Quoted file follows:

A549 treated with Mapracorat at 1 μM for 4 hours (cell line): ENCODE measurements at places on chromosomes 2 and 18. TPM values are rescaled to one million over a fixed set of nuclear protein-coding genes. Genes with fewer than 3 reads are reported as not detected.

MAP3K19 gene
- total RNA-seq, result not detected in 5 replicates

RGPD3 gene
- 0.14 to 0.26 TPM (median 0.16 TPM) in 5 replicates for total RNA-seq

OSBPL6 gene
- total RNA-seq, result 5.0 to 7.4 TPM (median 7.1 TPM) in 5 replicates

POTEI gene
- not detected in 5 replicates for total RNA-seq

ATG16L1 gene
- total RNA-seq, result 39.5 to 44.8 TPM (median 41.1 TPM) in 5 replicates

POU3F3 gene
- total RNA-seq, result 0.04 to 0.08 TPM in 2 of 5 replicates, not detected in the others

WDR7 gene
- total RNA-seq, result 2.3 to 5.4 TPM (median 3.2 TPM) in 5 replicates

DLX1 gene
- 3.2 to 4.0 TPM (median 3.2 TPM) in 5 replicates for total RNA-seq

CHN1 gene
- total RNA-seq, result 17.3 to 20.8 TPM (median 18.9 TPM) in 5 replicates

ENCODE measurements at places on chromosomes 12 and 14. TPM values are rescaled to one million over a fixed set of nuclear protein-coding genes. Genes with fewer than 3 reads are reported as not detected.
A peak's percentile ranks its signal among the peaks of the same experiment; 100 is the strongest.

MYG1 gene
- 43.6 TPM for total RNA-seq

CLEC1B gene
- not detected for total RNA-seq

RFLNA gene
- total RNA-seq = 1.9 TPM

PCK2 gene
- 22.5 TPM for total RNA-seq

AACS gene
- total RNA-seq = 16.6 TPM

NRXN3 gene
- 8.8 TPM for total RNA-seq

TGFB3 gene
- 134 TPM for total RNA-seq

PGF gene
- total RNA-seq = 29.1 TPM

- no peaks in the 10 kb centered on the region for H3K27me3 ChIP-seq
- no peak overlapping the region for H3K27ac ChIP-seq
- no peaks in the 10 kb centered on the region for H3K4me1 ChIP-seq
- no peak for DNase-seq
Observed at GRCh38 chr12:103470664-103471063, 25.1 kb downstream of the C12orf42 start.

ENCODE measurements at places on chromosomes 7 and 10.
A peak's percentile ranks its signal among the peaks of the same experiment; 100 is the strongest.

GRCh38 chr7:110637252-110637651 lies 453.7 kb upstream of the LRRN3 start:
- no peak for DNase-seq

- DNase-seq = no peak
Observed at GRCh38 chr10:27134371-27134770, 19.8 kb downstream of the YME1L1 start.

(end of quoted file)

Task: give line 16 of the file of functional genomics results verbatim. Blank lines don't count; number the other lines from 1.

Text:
DLX1 gene